The Castle Valley Fire Department was paged out last Saturday, July 7 at 8:01 pm for a series of lightning related fires at the upper end of the valley. One fire was located at 331 Keogh Lane and involved a cedar tree. Two Castle Valley engines responded to that fire and quickly had it under control.
Two other brush trucks arrived to the second fire, which was located about a quarter-mile beyond the end of Castle Valley Drive in the Upper 80 section of the town. Two firemen initially responded on foot to that fire and they were joined by two others as they arrived at the staging area. They found three trees that were torched by the lightning and they had that fire scene secured within an hour.
The third fire was fairly high on Porcupine Rim, east of the other fires. That fire was under the command of Grand County Fire Warden Mark Marcum who had support from a Bureau of Land Management engine and crew and a crew from the State Division of Forestry, Fire and State Lands. They elected to wait until morning to secure that fire scene since it had little probability of spreading during the night. They spent the night at Fire Station One and climbed to the area at first light the following morning.
An exact same scenario occurred four years ago this month when a couple of fires started by lightning in the upper valley and a fire high up on the rim burned all night before being controlled by state and federal crews the next morning. Most of that crew spent the night on Larry and Lesley Craig’s deck to sleep and watch the fire back then.
Sunday evening about the same time as the previous night, a Castleton resident called to report a lightning strike near the base of Adobe Mesa. They could see smoke and flames from their vantage point. One engine from the Castle Valley Fire Department responded to the area and found the fire and subsequently passed the information to the Grand County dispatch office and the Moab Inter-agency Fire Center who sent state and federal units out. They hiked to the fire scene and contained the area that night.
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The Fourth of July breakfast, parade and other activities that were sponsored by the Castle Valley Fire Department and organized by Susan Halliday and Diane Ackerman were a great success. The girls recruited many volunteers to cook the pancakes and bacon, serve the orange juice and coffee, help organize the games and parade and the many other chores needed to pull off an event of that magnitude. “It was a ton of fun, people had a blast,” Halliday stated this week. She heard a lot of comments about community spirit and the togetherness that people felt during the festivities.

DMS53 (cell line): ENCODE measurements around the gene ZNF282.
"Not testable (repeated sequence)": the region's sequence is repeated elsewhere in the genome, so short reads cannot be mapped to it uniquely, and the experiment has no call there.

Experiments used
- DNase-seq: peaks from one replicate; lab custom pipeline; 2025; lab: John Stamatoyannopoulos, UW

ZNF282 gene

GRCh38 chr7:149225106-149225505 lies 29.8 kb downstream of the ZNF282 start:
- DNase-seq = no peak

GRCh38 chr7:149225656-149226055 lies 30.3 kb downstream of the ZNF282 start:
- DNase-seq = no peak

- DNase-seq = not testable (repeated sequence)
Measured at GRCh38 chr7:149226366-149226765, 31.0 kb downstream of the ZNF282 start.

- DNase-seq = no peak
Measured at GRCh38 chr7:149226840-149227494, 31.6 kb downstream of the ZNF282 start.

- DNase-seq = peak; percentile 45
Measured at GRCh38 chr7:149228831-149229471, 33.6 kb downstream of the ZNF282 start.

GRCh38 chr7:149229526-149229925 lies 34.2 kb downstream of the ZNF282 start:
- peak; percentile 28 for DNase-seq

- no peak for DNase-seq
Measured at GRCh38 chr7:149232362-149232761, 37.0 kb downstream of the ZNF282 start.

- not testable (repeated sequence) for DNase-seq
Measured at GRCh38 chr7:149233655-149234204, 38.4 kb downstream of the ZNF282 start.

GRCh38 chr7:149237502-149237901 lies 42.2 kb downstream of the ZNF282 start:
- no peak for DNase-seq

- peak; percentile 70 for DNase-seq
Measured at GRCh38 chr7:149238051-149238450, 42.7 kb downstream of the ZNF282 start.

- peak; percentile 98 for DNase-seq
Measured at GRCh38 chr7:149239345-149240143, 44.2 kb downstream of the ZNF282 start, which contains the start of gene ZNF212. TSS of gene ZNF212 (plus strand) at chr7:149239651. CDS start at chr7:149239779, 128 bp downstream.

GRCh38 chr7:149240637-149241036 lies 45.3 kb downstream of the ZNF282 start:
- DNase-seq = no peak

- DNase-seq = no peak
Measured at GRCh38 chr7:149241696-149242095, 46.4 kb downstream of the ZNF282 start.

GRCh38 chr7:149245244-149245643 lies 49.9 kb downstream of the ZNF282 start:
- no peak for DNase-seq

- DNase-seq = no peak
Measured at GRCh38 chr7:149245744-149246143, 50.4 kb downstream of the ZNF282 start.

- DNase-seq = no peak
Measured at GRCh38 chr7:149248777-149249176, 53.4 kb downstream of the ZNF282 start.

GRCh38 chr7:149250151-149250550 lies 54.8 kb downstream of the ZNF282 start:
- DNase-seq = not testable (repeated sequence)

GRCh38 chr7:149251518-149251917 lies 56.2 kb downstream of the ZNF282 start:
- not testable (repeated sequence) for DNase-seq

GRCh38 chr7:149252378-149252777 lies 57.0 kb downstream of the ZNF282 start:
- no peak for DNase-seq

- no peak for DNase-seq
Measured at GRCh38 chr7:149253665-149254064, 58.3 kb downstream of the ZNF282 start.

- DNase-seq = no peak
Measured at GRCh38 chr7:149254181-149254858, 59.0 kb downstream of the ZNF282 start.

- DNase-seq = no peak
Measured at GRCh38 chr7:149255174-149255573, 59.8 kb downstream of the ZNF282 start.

There were an estimated 100 people for the breakfast, which included pancakes, bacon, orange juice and coffee, all furnished by City Market in addition to coffee that was donated by Moab Coffee Roasters. Michael Peck volunteered as the official coffee barista and Laura Cameron helped with the juice. Ron Mengel, Alice Drogin, Dorr Hatch and probably others flipped the pancakes and Jeff Johnston, Dave and Diane Vaughn and others cooked the bacon. Diane Ackerman ran the bake sale and Faylene Roth and husband Mark managed the parade. The fire department set up their portable tank and filled it with 2,500 gallons of water and the report is that Diane Ackerman was the first to take the plunge followed by many of the children. After the event the water was drained onto the dry lawn of the town hall grounds. Librarian Jenny Haraden helped with the bicycle decorating and State Division of Forestry, Fire and State Lands Fire Prevention Officer Heather McLean brought Smokey Bear to the Friday evening event much to the delight the kids and most of the adults. Scott Ackerman was the one sweltering inside the suit. It was a great event and Halliday says everyone wants to do it again next year.
Pat and I went to Moab on the evening of the Fourth for dinner at the home of our daughter and son-in-law and to watch the annual fireworks display from their front yard afterward. In past years on the Fourth of July, Moab looked like a war zone with missiles and mortars and all manner of pyrotechnics being discharged everywhere and the Moab Fire Department scrambling to put out the resulting fires. This year, by contrast, Moab people must have been mindful of the extreme fire danger and the restrictions because the town seemed quiet. There were only two illegal aerial launches on the south side of town that we saw. And the official fireworks display was as good as ever by a different company than usual which is from Sandy and which does another show every year in Grand County during the annual music festival.
ByBy Ron Drake